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The Salesians' impact in East Timor
Marcal Amaral Lopes has been a Salesian Brother for 18 years. The young Fr Carlos Belo was his novice master in 1982; at the end of that year he was appointed Bishop of Dili. Br Marcal is Headmaster of Don Bosco Technical High School, Fatumaca, near Baucau, 150 km from Dili. In August-September, he visited Australia to thank people who had helped the Salesians' work over the previous year, to visit schools to meet teachers and students and participate in the Australian Council for Overseas Aid annual conference in Canberra at the beginning of September.
The Salesians have been in East Timor since 1946. While Bishop Carlos Belo is the best-known East Timorese Salesian, there are another 100 Salesian priests and brothers in the Province [including 45 young men in training]. In addition there are 31 Salesian Sisters working in East Timor.
East Timor has always been a materially poor country, being basically a rural, subsistence economy. Much of the farming land is hilly and the soil is not particularly fertile. Rice is the staple crop, with water buffalo traditionally used to plough the land for the crop planting.
The Salesians have helped local farmers in several ways.
Where I am at Fatumaca we have Fr Locatelli - an Italian priest who has been in East Timor for nearly forty years. Among other things, he works with local farmers. We have tractors, about ten of them, used by local farmers. This suits them as we have a workshop for repairs when the tractor breaks down.
Fr Rui, parish priest of Baucau, encouraged more than 100 unemployed young people [mostly in their twenties] to involve themselves in a farming project: to plant a crop of rice on 17 hectares of land owned by parishioners.
When they started they had no implements or machinery, just their bare hands. With assistance from the Salesian Missions Office in Australia, and also AusAID, they were able to purchase hand-tractors, threshing and milling machines.
At Don Bosco Comoro, the Rector has made a couple of small fields, each about the size of a soccer pitch, available to local people to grow vegetables. With help from an agency he built a concrete water tank.
The Salesians have six parishes catering for about 200,000 people and, apart from this, are mostly engaged in education. We try to help young people acquire the skills to be self-reliant and self-motivated and to contribute to the development of the country. In the tradition of St John Bosco, we simply try to help the students to be good Christians and good citizens.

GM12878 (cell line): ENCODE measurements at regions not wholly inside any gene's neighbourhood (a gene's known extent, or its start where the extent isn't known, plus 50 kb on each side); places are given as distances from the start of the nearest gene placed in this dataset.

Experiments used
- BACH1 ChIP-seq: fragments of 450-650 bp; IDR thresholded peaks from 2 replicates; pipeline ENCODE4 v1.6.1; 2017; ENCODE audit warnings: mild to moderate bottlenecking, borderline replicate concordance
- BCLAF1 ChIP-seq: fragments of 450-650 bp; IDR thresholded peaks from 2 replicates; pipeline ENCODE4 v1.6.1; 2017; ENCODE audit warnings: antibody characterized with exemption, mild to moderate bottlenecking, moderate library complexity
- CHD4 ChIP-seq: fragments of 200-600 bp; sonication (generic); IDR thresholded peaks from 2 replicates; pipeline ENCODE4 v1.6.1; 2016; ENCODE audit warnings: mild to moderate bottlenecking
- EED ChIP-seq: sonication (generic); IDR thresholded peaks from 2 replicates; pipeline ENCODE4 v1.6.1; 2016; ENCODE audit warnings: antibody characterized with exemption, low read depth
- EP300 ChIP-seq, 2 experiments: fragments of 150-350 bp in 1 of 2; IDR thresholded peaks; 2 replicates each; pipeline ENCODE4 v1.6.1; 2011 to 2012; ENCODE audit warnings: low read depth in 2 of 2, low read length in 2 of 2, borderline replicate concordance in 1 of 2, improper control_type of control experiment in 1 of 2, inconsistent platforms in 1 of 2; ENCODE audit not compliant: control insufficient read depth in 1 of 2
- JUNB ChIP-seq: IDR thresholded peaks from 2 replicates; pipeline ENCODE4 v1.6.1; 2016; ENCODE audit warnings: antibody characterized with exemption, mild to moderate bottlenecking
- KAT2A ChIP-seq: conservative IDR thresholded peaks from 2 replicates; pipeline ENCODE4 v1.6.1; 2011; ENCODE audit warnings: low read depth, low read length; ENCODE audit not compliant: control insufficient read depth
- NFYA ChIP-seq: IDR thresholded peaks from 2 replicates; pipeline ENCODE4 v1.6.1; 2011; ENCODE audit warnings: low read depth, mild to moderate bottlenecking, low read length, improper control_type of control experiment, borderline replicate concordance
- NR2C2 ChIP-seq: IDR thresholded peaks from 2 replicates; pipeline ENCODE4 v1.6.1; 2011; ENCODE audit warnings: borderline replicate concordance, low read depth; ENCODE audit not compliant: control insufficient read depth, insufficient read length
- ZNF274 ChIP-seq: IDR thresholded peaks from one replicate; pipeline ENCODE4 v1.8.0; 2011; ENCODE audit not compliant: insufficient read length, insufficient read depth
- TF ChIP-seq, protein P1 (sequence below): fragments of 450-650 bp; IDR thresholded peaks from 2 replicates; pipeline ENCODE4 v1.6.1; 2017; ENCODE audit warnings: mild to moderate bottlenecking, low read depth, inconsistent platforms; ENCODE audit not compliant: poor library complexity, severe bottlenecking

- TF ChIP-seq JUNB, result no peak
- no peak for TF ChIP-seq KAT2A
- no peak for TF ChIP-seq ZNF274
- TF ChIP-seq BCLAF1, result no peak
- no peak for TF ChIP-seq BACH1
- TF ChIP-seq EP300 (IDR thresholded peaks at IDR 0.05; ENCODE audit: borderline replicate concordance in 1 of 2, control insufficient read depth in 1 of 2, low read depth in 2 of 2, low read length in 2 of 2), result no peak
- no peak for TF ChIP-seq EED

The Salesians run twelve schools - two technical, one agricultural, four secondary and five primary. In addition they are responsible for another 17 primary and secondary schools in the Baucau Diocese. In sum, there are about 20,000 students in these schools.
The two technical schools, in Dili and Fatumaca, have an important function. They provide introductory training for carpenters, electricians and motor mechanics - this is especially crucial right now as the militia and Indonesian TNI destroyed both East Timor's Polytechnic Institute and the other Technical School [in Dili].
I am in charge of a technical school in Fatumaca, which is in a rural setting about 20 km south of Baucau and 150 km from Dili. We have 250 students who all board at the school.
Our fees have always been very modest; for the past year we have not charged anything because with the troubles in the country, parents just don't have the money.
It is no simple matter to feed 250 16-20 year olds three meals a day, purchase fuel to run the generators daily, obtain the materials required for our carpentry, electrical, machine tools and electronics workshops, maintain and repair equipment in the workshops and cover other expenses associated with the day-to-day running of the school.
There is no doubt that our schools have a very important role to play in helping provide East Timor with people skilled in the building, metal, electrical and motor trades. As far as I can tell, most of the students who go through our school at Fatumaca seem to be in jobs - some as carpenters, and electricians, though there is still not much happening in the local building industry. Some have set up electrical repair shops, and I've seen several working at the airport and with the UN.
The schools are vital. The young are keen to learn and when the schools are not open they have too much time on their hands to roam around and get into mischief.
Reprinted from AD2000 Vol 13 No 9 (October 2000), p. 7
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